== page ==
Background: To examine the discriminant validity of the Montreal Cognitive Assessment (MoCA) and the Mini-Mental State Examination (MMSE) in detecting patients with cognitive impairment at higher risk for dementia at a memory clinic setting.
Methods: Memory clinic patients were administered the MoCA, MMSE, and a comprehensive formal neuropsychological battery. Mild cognitive impairment (MCI) subtypes were dichotomized into two groups: single domain–MCI (sd–MCI) and multiple domain-MCI (md–MCI). Area under the receiver operating characteristic curve (ROC) analysis was used to compare the discriminatory ability of the MoCA and the MMSE.
Results: Two hundred thirty patients were recruited, of which 136 (59.1%) were diagnosed with dementia, 61 (26.5%) with MCI, and 33 (14.3%) with no cognitive impairment (NCI). The majority of MCI patients had md–MCI (n = 36, 59%). The MoCA had significantly larger AUCs than the MMSE in discriminating md–MCI from the lower risk group for incident dementia (NCI and sd–MCI) [MoCA 0.92 (95% CI, 0.86–0.98) vs. MMSE 0.84 (95% CI, 0.75–0.92), p = 0.02). At their optimal cut-off points, the MoCA (19/20) remained superior to the MMSE (23/24) in detecting md–MCI [sensitivity: 0.83 vs. 0.72; specificity: 0.86 vs. 0.83; PPV: 0.79 vs. 0.72; NPV: 0.89 vs. 0.83; correctly classified: 85.1% vs. 78.7%].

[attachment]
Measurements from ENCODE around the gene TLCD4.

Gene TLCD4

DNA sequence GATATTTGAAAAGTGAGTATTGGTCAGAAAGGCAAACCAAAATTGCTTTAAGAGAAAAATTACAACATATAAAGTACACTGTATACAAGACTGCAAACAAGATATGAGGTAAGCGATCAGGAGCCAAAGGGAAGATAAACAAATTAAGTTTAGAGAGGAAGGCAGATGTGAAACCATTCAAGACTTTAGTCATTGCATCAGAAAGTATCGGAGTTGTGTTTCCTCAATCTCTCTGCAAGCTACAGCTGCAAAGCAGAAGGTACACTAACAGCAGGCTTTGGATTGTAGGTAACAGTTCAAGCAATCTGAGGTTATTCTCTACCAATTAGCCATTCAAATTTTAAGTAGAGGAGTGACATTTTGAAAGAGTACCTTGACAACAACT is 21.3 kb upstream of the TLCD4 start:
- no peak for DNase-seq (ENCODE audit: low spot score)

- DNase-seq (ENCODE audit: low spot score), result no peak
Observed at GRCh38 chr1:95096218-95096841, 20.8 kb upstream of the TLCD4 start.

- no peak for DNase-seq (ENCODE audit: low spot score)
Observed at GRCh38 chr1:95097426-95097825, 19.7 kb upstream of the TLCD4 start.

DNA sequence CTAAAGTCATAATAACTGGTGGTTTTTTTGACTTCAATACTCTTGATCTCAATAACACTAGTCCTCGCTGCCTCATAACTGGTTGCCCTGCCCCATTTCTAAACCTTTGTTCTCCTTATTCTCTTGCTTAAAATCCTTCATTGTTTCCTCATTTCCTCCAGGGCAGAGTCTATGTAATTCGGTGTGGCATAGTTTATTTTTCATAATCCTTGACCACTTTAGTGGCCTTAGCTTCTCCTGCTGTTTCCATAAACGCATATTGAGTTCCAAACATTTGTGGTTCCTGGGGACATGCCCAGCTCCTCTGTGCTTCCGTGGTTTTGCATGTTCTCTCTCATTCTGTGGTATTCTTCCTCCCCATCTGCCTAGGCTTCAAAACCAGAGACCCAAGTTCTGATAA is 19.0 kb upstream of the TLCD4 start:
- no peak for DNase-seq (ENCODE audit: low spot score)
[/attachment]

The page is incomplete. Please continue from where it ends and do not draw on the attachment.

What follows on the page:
Conclusion: The MoCA is superior to the MMSE in the detection of patients with cognitive impairment at higher risk for incident dementia at a memory clinic setting.